Pinstriped Medicine

How the UCSF-Stanford hospital merger foreshadows the new -- and sometimes frightening -- world of health care

Hellman put together a team, issued a report, and gave the Board of Regents the celebrity imprimatur it craved.

"My thinking on the whole issue was greatly influenced by Warren Hellman's report," says Lt. Gov. Davis. "His report persuaded me that many more people would have a job two years from now than are currently working at UCSF."

It was no surprise, then, that on Jan. 7 Hellman was named to the new board of the new entity known as UCSF Stanford Health Services. That's business. And, now, academic medicine is business, too, something that troubles a lot of people.

"Fundamentally, health care doesn't belong in the marketplace," argues Vishwanath Lingappa, a UCSF professor of physiology and medicine, and a vocal opponent of the merger. "When you go buy orange juice, you can taste it and make a decision. Unless you are a physician, you are dependent upon someone who has looked at the X-rays and tests and makes a decision that you are not allowed to evaluate. Medicine is judgment. Now you superimpose either financial incentives to do things, or the new managed care incentives not to do things. Neither of those is right. You, my patient, want my judgment to be free of financial incentive either way."

The whole point in merging Stanford and UCSF medical centers and turning them over to a private board to run was to create a better, more competitive business. After all, this deal started because of the bottom line, which is likely to become much more of a driving factor.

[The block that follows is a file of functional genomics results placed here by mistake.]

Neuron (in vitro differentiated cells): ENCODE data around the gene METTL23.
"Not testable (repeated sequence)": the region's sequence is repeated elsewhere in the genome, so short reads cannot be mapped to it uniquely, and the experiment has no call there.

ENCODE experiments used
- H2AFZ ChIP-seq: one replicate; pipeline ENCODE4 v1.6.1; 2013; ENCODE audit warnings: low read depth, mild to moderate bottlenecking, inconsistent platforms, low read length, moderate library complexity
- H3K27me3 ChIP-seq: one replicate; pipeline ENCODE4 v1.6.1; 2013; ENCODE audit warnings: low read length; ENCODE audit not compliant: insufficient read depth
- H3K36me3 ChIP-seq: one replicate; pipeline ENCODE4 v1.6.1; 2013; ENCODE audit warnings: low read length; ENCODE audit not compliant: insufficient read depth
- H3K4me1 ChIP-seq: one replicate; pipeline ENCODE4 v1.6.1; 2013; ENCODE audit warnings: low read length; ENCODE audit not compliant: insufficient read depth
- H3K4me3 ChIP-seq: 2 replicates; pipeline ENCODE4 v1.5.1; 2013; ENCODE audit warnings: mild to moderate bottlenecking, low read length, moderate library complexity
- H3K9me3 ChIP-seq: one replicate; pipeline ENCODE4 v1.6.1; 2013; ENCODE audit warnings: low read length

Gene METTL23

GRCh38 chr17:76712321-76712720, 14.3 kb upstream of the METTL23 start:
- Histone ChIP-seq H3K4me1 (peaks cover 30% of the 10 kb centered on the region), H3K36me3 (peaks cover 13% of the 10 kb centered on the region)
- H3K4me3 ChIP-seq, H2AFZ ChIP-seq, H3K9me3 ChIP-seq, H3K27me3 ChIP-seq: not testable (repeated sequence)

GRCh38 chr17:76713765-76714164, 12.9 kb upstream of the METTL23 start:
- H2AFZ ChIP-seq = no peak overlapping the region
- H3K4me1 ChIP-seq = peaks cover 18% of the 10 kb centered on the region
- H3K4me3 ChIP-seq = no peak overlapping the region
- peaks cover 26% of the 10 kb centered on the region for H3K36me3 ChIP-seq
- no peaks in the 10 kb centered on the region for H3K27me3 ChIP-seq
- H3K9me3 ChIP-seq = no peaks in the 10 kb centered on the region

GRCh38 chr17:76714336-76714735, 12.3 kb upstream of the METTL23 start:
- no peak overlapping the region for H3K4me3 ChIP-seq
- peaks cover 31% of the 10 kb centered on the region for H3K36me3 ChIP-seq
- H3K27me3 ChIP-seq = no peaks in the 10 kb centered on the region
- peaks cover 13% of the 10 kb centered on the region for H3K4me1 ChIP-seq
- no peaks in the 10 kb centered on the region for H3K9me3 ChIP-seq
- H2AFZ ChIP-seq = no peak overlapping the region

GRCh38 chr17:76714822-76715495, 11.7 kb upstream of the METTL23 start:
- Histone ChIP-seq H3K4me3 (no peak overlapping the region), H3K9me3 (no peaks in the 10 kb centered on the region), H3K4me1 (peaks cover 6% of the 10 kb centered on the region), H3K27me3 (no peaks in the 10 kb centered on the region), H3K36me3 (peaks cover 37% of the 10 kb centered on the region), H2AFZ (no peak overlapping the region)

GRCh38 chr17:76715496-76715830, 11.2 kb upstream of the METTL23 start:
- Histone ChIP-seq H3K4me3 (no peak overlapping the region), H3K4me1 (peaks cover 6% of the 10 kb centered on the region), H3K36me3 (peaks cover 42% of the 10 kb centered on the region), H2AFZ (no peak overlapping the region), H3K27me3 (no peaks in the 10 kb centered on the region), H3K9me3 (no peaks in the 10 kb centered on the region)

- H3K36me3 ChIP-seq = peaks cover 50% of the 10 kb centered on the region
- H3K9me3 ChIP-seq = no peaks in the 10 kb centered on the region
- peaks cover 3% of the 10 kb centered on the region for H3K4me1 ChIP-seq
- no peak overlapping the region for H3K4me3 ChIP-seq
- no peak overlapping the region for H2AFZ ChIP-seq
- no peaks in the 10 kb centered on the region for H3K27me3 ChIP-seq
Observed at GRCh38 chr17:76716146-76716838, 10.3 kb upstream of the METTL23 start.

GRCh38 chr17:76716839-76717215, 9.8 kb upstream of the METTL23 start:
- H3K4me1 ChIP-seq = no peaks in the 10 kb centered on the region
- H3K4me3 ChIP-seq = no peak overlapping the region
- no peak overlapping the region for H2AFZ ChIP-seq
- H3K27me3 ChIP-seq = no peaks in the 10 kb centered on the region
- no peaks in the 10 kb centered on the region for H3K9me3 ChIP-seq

Without the deal, the universities ran the risk of losing everything they had to financial crisis. Now they run the risk of losing it all to financial gain.

The new UCSF Stanford Health Services is a nonprofit, public-benefit corporation, which basically means that the money doesn't leave the corporation, and the corporation supports the UCSF and Stanford medical schools. It does not mean that the corporation isn't profitable. The risk lies in how that profit is made and how it is spent, particularly with respect to research and training.

So private business has just moved onto what was previously sacred ground. The public's $400 million UCSF Medical Centers are the top AIDS research center in the country. They were the first to devise the techniques of recombining DNA for tests and vaccines that launched the biotechnology industry, the first to perform a successful surgery on a baby still in the mother's womb, the first to discover the genes that lead to cancer. UCSF performs more kidney transplants than any other medical institute in the world.

"Well-trained, bright scientists must be allowed to do their work in a clinically sensitive environment," explains the AAMC's Korn, who generally supports the idea of the merger. "The business environment might make that research environment a little less conducive to new discovery. In the long run, that would be a tragedy. You need the hospital management to be committed to that research or it won't happen."